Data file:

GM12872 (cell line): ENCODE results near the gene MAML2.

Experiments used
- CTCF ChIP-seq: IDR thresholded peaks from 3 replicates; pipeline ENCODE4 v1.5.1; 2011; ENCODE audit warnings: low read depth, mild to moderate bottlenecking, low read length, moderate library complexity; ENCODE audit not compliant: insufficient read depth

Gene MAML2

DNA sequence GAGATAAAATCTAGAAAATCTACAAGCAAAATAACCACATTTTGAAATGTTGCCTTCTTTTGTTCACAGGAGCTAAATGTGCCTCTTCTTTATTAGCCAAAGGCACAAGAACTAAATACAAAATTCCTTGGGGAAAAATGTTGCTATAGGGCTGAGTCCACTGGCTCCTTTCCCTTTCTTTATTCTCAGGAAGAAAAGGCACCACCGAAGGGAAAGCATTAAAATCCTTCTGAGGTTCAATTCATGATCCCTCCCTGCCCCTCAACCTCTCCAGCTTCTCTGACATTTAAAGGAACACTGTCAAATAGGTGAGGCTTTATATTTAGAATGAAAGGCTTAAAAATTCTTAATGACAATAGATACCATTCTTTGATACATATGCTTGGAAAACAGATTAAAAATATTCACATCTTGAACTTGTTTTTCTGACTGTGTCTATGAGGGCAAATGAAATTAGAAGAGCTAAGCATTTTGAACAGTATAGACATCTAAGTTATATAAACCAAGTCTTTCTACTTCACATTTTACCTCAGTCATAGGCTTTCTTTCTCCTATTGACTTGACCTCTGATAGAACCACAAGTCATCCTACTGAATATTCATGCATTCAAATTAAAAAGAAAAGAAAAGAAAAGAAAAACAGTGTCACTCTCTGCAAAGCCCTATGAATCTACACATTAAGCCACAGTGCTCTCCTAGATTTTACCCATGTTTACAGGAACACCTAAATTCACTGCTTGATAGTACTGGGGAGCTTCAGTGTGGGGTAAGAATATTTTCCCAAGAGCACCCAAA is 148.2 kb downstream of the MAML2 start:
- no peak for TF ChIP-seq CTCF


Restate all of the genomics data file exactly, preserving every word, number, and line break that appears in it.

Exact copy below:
GM12872 (cell line): ENCODE results near the gene MAML2.

Experiments used
- CTCF ChIP-seq: IDR thresholded peaks from 3 replicates; pipeline ENCODE4 v1.5.1; 2011; ENCODE audit warnings: low read depth, mild to moderate bottlenecking, low read length, moderate library complexity; ENCODE audit not compliant: insufficient read depth

Gene MAML2

DNA sequence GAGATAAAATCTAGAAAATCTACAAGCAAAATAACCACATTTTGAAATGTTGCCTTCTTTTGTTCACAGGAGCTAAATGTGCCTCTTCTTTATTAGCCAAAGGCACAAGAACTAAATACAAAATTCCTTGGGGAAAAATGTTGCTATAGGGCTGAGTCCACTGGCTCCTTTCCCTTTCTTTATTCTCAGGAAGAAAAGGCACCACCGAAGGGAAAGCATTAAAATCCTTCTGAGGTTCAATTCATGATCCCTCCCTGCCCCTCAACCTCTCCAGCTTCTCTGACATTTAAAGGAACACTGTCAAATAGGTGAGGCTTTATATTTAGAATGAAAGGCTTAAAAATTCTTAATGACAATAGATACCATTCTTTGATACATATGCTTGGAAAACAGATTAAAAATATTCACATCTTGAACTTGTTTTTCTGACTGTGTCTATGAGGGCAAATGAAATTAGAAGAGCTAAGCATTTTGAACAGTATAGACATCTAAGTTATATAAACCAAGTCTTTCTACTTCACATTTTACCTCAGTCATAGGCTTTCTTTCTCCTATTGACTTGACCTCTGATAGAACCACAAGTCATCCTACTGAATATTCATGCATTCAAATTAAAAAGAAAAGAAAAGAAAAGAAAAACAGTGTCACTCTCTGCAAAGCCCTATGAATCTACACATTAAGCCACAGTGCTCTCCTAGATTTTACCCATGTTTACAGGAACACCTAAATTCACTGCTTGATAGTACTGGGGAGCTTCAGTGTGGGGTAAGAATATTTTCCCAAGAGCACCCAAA is 148.2 kb downstream of the MAML2 start:
- no peak for TF ChIP-seq CTCF